Transformations


A transformation is a one-to-one mapping on a set of points. The most common transformations map the points of the plane onto themselves, in a way which keeps all lengths the same. These transformations are called isometries. Another common sort of transformation which does not preserve lengths are dilatations.

There are four isometries in the plane: translations, rotations, reflections, and glide reflections.


Translations

A translation slides all the points in the plane the same distance in the same direction. This has no effect on the sense of figures in the plane. There are no invariant points (points that map onto themselves) under a translation.


Rotations

A rotation turns all the points in the plane around one point, which is called the center of rotation. A rotation does not change the sense of figures in the plane. The center of rotation is the only invariant point (point that maps onto itself) under a rotation. A rotation of 180 degrees is called a half turn. A rotation of 90 degrees is called a quarter turn.


Reflections

A reflection flips all the points in the plane over a line, which is called the mirror. A reflection changes the the sense of figures in the plane. All the points in the mirror contains all the invariant points (points that map onto themselves) under a reflection.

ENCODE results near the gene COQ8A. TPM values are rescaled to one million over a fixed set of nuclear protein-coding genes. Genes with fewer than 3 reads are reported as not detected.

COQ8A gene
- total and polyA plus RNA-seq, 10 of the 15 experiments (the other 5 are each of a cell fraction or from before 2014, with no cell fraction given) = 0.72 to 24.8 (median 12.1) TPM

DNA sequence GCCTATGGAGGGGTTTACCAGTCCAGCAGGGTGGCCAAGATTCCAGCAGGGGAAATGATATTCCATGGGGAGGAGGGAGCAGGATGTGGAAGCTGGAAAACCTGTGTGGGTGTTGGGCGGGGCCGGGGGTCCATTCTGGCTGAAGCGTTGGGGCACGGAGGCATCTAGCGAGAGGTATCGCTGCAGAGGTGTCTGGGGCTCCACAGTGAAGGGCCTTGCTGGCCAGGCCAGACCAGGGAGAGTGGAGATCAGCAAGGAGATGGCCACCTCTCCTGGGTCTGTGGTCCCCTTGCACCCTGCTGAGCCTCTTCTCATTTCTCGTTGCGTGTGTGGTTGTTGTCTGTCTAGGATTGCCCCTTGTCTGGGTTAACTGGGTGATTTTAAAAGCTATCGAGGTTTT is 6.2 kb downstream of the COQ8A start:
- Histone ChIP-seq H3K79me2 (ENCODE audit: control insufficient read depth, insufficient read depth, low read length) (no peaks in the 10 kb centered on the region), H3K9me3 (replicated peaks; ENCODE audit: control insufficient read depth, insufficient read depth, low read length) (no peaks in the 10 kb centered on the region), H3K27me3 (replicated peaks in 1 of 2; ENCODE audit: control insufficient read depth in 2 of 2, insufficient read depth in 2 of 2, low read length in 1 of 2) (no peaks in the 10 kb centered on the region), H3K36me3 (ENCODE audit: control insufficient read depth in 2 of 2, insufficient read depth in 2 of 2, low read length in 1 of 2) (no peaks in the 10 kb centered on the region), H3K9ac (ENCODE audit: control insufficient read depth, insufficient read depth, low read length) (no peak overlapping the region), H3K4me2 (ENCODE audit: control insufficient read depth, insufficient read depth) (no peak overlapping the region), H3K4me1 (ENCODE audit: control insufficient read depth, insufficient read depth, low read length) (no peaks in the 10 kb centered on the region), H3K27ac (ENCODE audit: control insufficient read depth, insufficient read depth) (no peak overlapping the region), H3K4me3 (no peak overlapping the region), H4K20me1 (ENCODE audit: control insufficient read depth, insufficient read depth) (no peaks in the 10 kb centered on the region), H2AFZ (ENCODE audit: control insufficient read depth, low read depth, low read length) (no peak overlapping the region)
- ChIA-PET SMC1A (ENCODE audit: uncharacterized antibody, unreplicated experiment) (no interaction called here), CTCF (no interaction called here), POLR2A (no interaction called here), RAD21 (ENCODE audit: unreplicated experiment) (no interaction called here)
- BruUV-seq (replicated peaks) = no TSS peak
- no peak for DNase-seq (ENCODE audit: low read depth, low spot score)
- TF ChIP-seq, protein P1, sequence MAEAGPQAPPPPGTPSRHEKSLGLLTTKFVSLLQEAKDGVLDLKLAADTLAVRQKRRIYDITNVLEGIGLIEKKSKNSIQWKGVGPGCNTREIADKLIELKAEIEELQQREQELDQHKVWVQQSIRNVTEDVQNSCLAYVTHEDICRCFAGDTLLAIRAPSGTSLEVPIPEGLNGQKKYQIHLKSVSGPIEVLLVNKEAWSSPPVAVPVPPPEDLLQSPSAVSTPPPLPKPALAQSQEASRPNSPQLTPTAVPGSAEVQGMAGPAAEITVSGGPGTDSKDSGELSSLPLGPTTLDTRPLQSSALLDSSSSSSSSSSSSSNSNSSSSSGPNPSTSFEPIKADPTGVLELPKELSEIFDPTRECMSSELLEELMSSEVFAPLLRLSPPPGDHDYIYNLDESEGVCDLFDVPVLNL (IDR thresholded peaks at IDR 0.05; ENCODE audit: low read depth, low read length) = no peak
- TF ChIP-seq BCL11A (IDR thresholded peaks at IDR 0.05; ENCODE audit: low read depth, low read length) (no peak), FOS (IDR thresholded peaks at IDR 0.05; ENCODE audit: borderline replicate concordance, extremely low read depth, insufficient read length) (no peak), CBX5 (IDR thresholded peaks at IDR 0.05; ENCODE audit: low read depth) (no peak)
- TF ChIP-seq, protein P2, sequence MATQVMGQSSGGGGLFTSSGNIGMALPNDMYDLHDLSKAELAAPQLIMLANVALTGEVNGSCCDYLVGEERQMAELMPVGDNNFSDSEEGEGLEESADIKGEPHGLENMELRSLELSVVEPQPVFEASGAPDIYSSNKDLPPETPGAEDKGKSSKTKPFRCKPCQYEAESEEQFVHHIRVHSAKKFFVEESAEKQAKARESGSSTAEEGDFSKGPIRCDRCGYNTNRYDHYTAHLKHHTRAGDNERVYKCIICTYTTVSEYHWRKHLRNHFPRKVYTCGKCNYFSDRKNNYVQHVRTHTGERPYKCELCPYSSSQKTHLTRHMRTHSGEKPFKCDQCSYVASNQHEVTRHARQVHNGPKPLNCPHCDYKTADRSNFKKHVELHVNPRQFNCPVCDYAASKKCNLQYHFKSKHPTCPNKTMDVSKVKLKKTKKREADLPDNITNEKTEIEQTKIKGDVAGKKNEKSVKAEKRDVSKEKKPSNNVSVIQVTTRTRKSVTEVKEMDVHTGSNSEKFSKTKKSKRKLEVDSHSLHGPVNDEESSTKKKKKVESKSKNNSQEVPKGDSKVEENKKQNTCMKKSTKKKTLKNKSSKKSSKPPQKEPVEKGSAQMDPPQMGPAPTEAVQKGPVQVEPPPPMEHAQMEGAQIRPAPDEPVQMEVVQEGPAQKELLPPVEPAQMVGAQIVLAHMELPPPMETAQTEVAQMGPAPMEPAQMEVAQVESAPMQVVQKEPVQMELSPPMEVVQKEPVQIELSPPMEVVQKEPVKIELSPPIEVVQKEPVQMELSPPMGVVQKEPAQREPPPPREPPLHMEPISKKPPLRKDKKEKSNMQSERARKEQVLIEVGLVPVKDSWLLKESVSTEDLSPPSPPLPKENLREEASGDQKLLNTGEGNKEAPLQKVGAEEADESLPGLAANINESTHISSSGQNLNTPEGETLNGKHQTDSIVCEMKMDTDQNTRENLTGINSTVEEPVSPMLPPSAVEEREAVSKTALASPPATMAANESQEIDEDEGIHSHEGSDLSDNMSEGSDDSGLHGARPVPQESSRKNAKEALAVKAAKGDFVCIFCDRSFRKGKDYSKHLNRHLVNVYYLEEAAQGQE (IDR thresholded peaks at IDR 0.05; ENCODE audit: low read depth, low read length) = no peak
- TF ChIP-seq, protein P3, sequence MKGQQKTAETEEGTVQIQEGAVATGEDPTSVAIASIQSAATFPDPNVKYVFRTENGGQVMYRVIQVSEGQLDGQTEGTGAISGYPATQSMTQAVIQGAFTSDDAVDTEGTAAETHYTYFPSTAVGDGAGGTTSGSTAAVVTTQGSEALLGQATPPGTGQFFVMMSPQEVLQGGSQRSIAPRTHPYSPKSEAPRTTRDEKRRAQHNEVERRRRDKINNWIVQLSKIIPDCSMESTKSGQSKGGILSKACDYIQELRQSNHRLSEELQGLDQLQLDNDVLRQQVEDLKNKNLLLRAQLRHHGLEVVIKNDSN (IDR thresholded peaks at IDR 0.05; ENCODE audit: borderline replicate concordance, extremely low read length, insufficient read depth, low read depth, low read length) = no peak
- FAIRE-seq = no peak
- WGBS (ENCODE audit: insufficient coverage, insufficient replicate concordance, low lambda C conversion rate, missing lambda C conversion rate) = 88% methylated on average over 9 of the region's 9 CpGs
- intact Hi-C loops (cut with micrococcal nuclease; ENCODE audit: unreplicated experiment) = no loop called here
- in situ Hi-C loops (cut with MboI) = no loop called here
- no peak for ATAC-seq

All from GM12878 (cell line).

Glide reflections

A glide reflection translates the plane and then reflects it across a mirror parallel to the direction of the translations. A glide reflection changes the sense of figures in the plane. There are no invariant points (points that map onto themselves) under a glide reflection.



The sense of a figure

The sense or handedness of a figure refers to the order of points as one goes around the figure. The three triangles in the figure are all congruent, but triangle ABC has the same sense as triangle DEF, and the opposite sense to triangle GHI. A figure has a visible sense if it looks different under a reflection. For example the letter R, if it is reflected, can not be mapped back onto itself by any sequence of translations or rotations. If a figure does not have a visible sense then it is said to have bilateral symmetry. The letter A for example, is symmetrical around a vertical line through its center. If it reflected by a vertical mirror it looks identical. Even if it reflected by a non-vertical mirror, it can be rotated onto itself.

Symmetry

If a figure looks the same under a transformation then it is said to be symmetrical under that transformation. For example, the letter A is symmetrical under a reflection around a vertical mirror through its center. This sort of symmetry is called bilateral symmetry. The letter N is symmetrical under a half turn around the midpoint of its diagonal stroke.

 There are many interesting symmetrical patterns which cover the plane, all based on combinations of translations, rotations, reflections, and glide reflections. Another interesting set of symmetrical patterns are frieze patterns



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This page maintained by David A Reid
Email: david.reid@acadiau.ca